Toshiba Corp <6502.T>, Japan's biggest chipmaker, said it expected its annual operating profit to rise by 25 percent, roughly in line with market expectations, but that outlook could be in jeopardy if potential power outages threaten its mainstay flash memory chips.
Toshiba rushed to secure key supplies following the March 11 quake and tsunami and is eyeing normalized production by the second half of this financial year to win back clients planning to reduce dependence on Toshiba chips.
But now, Prime Minister Naoto Kan's call to shut down Chubu Electric's <6502.T> Hamaoka plant could disrupt production at Toshiba's key Yokkaichi plant in central Japan.
Japan's first electric light bulb maker expects to earn an operating profit of 300 billion yen ($3.7 billion) in the year to March 2012, which compares with the 298.3 billion yen Thomson Reuters Starmine SmartEstimate, which places more weight on recent forecasts by top-ranked analysts.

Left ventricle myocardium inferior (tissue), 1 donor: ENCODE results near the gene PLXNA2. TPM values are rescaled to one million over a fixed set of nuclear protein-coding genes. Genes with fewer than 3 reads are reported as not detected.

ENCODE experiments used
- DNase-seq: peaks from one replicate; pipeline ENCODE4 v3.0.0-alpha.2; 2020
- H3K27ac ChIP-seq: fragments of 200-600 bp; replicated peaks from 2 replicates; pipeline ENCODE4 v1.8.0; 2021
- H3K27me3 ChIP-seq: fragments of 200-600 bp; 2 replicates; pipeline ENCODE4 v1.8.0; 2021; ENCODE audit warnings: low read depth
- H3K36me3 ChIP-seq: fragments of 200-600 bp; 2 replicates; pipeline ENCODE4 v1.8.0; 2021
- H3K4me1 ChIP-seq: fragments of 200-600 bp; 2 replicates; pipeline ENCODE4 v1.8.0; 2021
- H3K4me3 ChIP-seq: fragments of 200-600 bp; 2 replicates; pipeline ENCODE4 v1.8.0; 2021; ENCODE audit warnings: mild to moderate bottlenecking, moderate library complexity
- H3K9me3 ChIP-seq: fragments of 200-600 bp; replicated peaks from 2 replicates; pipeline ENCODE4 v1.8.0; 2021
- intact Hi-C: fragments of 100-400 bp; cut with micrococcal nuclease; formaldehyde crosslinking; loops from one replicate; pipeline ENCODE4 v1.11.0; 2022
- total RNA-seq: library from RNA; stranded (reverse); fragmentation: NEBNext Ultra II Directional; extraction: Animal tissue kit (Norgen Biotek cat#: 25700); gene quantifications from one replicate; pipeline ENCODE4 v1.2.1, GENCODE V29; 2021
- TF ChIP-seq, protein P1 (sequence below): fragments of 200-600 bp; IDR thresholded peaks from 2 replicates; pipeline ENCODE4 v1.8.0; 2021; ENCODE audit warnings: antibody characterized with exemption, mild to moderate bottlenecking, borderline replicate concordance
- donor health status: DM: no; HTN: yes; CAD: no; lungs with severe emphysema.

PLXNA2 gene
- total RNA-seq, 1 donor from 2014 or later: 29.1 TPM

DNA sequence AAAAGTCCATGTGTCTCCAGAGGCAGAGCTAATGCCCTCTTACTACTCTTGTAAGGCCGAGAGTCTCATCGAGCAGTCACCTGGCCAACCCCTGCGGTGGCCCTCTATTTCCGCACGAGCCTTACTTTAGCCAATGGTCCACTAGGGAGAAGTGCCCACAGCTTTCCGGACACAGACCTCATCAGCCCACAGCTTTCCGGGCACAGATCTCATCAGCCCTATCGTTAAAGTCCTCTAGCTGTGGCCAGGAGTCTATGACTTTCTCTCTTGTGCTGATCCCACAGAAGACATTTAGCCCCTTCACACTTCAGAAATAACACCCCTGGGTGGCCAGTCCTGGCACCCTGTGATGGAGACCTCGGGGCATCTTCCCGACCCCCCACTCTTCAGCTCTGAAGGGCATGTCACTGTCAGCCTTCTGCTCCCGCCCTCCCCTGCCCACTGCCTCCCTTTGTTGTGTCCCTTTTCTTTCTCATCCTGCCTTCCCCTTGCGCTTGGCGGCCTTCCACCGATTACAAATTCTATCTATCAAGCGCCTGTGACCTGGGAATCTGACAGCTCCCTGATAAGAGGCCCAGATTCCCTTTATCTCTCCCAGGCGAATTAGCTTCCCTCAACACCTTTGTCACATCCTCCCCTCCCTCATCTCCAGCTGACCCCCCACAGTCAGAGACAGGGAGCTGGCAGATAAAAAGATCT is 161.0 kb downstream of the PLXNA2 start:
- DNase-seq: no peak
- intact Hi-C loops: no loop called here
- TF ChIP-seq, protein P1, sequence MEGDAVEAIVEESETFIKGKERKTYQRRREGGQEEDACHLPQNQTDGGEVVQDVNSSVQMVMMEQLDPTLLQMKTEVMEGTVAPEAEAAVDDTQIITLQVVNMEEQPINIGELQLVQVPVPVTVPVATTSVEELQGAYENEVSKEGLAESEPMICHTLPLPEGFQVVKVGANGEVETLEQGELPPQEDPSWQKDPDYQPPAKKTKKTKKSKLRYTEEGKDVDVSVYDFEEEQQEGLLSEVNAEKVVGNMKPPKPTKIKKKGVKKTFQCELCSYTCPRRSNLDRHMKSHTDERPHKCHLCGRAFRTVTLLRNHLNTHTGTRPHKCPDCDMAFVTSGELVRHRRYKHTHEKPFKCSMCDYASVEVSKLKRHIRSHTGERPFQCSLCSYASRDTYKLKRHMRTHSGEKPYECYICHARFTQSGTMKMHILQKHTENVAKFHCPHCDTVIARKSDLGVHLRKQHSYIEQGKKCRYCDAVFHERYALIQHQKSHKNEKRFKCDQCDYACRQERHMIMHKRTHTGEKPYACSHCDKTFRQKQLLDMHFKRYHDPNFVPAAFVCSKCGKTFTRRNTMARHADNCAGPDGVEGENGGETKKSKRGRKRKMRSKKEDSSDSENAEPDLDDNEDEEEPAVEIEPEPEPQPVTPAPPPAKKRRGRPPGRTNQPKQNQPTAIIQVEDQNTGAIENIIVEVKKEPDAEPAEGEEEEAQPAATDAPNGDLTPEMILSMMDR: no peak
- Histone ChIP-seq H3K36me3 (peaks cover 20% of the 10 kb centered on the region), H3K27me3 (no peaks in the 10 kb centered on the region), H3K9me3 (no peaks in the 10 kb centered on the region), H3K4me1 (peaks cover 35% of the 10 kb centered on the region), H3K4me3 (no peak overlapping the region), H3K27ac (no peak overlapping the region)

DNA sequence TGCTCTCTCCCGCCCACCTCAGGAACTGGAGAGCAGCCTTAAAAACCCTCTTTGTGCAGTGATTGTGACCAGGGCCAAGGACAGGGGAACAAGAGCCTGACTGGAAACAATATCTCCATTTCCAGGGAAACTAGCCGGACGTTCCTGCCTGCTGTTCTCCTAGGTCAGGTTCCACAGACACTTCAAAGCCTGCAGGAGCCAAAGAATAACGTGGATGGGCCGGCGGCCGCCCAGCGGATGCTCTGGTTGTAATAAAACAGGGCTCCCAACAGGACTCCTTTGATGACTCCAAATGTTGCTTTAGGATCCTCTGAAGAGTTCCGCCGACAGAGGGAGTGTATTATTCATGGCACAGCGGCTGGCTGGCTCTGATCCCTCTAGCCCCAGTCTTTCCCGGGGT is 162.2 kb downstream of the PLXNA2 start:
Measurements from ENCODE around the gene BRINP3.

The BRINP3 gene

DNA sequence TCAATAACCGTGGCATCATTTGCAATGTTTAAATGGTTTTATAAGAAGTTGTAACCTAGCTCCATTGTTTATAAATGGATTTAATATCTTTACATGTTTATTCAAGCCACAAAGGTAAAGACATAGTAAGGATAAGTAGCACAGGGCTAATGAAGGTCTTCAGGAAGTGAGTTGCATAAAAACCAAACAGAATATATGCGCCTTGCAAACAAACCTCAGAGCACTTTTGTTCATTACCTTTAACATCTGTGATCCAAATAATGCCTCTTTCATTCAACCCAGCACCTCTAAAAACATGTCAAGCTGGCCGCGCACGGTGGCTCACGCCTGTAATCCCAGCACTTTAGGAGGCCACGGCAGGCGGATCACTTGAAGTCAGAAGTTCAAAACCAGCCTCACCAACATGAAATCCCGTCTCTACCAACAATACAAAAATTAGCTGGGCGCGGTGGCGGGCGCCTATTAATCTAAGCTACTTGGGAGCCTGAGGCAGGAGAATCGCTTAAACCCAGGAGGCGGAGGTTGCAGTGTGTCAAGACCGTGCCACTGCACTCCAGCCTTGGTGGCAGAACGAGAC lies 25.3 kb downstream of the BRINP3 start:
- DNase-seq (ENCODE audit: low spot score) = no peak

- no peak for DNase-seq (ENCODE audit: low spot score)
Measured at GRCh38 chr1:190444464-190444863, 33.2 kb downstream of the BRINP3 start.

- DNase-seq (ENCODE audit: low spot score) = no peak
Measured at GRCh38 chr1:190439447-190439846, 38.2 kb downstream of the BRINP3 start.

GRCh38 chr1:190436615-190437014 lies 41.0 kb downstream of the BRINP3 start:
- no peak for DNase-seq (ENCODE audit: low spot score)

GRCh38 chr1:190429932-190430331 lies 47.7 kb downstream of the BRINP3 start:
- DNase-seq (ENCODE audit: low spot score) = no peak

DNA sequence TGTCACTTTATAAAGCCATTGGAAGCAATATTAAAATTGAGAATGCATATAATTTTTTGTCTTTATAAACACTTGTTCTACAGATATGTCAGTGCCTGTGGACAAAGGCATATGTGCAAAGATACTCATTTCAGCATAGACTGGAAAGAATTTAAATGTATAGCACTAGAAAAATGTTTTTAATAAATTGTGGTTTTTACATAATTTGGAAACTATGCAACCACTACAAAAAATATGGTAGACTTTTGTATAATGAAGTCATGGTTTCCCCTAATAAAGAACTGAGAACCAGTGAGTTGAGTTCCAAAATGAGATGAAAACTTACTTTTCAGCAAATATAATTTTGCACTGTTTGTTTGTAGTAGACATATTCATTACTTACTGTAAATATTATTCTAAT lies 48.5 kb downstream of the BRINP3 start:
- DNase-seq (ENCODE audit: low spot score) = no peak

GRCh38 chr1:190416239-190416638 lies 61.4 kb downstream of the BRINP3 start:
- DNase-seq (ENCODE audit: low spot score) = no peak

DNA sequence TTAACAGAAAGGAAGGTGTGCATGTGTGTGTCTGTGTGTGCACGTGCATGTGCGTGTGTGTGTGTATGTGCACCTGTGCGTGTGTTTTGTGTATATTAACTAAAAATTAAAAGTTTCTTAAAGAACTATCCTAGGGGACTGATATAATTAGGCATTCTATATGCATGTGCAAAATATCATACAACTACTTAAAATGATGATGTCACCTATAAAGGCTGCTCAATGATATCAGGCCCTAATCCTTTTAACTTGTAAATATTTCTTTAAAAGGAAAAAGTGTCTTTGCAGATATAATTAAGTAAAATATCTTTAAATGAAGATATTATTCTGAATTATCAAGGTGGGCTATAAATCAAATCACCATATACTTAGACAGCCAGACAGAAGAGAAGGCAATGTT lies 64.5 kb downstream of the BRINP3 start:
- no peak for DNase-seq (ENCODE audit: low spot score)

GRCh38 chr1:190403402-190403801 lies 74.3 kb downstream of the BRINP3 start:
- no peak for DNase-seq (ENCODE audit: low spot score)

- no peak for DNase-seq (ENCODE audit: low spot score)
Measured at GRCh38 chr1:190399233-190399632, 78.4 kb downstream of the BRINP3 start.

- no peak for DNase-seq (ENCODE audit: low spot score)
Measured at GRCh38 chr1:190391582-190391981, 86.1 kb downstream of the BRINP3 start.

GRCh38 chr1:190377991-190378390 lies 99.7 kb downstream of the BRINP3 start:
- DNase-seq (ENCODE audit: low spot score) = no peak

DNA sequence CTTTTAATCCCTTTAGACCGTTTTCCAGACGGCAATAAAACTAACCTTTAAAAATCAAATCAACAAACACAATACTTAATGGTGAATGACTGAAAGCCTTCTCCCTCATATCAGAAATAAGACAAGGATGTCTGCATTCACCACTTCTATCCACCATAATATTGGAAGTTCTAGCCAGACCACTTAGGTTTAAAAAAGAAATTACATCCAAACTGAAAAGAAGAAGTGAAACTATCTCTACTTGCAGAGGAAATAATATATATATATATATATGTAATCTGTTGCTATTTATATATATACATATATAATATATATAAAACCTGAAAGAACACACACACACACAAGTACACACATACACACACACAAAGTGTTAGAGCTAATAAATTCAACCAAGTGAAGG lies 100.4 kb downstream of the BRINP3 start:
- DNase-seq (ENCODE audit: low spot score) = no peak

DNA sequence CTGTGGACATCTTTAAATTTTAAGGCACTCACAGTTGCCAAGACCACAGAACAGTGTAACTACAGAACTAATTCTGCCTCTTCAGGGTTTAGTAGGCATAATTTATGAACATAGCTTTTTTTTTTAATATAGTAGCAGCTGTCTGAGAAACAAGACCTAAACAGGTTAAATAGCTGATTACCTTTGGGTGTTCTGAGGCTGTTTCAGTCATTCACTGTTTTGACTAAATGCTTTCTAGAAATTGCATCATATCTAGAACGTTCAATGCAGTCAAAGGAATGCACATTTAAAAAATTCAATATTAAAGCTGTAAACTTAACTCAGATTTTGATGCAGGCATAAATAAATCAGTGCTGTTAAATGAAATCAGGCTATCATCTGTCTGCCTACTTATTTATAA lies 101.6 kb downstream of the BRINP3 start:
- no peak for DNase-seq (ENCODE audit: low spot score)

Toshiba's quarterly operating profit was 98.0 billion yen in January-March, which was in line with market expectations after the company pre-announced its earnings last month.
Prior to the quake, Toshiba was hit by a power outage at its Yokkaichi plant on March 8, which prompted joint venture partner SanDisk Corp to take a $25 million charge at its results announcement last week.
After the quake, which knocked out suppliers and temporarily halted production of Toshiba's mobile displays and chips used in home appliances, SanDisk and major client LG Electronics Inc <066570.KS> said they would diversify chip suppliers away from Toshiba.
Prior to Monday's announcement, Toshiba shares fell 1.4 percent against a 0.3 percent fall in Tokyo's electrical machinery subindex <.IELEC.T>.
Its shares since the quake have fallen 11 percent against a 6 percent fall in the subindex. ($1 = 80.630 Japanese Yen)
(Reporting by Mayumi Negishi; Editing by Muralikumar Anantharaman)